In Vitro Regeneration and Free Radical Scavenging Assay of Hypericum perforatum L.
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The phytochemistry of Hypericum perforatum (St. John’s wort) has been elaborated extensively owing to its immense application in medicinal chemistry. Most of pharmacological activities were assigned to presence of photosensitive naphthodianthrone, hypericin and other allied flavonoid constituents. Escalating demands of hyperforin as antidepressant added more lure to Hypericum perforatum L. In the current study, efforts were made for quick propagation of the plant by in vitro culture using nodal explants. The nodal explants were cultured on agarized Murashige and Skoog (MS) medium supplemented with auxin and cytokinin. The highest number of shoots (50.5) per explant was found on media supplemented with 6-Benzylaminopurine (BAP) 7.5 μM and Indole-3-acetic acid (IAA) 2.0 µM. Our study showed 1.4 fold increment in shoot number viz –a-viz shoot morphogenesis from the nodal explants took about 24 days which is significantly shorter than earlier published reports. In the current study auxins Indole-3-butyric acid (IBA) and IAA were found to be equally important for root induction, whereas Napthalene acetic acid (NAA) was not required. The maximum root number (15.8) with 100% response was observed on MS + IBA (4.0 µM). Further, free radicals produced due to various environmental stresses and numerous metabolic processes ultimately lead to complete cell impairment. To combat this cellular damage organisms require dynamic defense systems. In addition to inherent defense machinery, we can supplement the defense systems of organisms with natural resources like herbs. In this regard, the free radical scavenging assay was also assessed. In our experiment line, best plant hormonal combination (I1 = MS + BAP 7.5 µM + IAA 2.0 µM) was selected on the basis of higher shootlet formation and their antioxidant activity was compared with in vitro control (I0 = MS) as well as with wild plants (W). I1 plant extracts have shown strong free radical scavenging activity with 1 fold increment as compared with wild and in vitro control.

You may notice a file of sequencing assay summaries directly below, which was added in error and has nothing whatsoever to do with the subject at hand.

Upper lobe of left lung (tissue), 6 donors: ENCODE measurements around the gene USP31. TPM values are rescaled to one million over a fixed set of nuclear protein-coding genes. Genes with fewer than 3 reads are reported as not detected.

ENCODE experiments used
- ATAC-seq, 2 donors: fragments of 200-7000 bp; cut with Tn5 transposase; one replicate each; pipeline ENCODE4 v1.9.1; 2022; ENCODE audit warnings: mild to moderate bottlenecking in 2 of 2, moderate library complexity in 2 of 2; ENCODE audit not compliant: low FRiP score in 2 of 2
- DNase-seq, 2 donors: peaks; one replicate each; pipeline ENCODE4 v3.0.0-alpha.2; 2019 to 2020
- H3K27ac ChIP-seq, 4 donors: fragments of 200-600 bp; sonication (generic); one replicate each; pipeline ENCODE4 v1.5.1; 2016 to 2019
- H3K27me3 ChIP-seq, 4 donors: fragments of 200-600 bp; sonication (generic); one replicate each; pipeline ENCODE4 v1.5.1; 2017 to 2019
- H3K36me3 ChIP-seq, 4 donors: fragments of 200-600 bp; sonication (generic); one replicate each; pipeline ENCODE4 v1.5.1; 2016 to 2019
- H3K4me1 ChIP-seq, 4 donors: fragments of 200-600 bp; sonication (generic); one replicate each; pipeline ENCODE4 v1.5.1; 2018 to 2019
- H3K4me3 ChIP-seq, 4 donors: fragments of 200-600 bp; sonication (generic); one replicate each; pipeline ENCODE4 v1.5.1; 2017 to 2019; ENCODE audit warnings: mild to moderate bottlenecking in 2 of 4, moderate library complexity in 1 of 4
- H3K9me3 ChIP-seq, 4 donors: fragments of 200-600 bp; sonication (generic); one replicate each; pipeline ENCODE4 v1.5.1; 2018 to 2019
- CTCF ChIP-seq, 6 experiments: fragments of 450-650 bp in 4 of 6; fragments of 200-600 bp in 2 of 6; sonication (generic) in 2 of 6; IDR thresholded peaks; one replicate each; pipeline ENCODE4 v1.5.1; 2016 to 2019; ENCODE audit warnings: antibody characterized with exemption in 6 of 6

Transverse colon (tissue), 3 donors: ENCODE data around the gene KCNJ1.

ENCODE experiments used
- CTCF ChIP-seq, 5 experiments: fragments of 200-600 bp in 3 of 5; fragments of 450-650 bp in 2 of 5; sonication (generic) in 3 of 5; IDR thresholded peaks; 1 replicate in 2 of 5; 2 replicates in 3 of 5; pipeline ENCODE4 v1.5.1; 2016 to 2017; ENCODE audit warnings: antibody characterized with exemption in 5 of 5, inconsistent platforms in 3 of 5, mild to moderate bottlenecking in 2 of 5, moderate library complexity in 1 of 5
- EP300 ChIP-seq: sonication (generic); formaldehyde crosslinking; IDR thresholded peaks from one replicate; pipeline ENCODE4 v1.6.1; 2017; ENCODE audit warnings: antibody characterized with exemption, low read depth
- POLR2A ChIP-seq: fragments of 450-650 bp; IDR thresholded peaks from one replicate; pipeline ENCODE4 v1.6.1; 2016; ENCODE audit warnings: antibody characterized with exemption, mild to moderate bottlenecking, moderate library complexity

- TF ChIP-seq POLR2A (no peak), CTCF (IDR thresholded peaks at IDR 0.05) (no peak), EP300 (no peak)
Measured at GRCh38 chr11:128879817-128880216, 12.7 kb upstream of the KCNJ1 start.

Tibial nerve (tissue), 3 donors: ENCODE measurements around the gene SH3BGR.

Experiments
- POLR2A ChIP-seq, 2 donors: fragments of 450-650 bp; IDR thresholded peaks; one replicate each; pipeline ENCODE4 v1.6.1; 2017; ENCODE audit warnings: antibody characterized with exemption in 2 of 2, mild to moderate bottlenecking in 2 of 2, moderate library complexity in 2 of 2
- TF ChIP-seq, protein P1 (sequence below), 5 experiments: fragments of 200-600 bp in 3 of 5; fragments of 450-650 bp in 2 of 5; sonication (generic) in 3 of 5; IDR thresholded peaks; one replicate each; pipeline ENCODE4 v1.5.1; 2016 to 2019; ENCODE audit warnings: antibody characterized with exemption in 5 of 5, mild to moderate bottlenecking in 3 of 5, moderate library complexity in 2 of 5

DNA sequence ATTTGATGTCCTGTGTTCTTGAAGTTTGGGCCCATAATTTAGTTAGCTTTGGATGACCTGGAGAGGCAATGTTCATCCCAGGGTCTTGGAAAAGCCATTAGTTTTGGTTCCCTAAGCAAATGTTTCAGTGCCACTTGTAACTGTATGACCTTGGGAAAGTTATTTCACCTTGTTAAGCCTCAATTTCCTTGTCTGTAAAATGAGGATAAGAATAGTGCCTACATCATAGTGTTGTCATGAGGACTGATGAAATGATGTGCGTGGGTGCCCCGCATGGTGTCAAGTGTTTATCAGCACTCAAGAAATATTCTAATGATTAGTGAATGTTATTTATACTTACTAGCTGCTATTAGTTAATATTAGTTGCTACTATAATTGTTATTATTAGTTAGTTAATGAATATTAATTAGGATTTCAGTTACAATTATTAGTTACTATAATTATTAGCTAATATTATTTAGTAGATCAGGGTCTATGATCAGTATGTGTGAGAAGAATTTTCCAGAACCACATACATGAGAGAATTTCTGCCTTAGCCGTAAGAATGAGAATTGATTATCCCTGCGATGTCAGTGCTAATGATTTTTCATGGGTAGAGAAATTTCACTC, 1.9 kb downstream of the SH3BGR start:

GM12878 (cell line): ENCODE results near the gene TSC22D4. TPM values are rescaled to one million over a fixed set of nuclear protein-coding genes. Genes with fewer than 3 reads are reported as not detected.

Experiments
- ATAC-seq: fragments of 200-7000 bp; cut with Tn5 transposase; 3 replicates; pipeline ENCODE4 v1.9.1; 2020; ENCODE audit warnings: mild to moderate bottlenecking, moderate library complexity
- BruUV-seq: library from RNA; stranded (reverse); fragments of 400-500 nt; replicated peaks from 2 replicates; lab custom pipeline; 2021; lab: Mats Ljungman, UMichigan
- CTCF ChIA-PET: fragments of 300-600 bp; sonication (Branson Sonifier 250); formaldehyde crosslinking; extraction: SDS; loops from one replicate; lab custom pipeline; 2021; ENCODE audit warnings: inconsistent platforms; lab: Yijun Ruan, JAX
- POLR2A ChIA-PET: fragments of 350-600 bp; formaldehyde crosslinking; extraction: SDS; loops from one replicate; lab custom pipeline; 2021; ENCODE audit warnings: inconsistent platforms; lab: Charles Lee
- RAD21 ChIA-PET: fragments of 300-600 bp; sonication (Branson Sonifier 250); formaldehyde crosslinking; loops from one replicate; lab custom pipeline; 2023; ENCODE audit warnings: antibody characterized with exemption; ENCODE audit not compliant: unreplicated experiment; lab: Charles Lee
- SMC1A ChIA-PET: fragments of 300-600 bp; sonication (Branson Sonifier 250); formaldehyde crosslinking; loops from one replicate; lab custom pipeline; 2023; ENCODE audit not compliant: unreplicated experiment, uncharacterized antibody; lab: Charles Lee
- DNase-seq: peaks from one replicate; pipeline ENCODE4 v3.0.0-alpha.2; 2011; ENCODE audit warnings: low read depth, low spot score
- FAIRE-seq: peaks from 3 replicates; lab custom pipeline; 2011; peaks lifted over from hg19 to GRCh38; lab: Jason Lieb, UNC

KeywordsBAP IAA In vitro propagation Free radicals
The authors would like to acknowledge the Director, CORD, University of Kashmir for providing laboratory facilities.
Compliance with Ethical Standards
Conflict of interest
We wish to confirm that there are no known conflicts of interest associated with this publication and there has been no significant financial support for this work that could have influenced its outcome.
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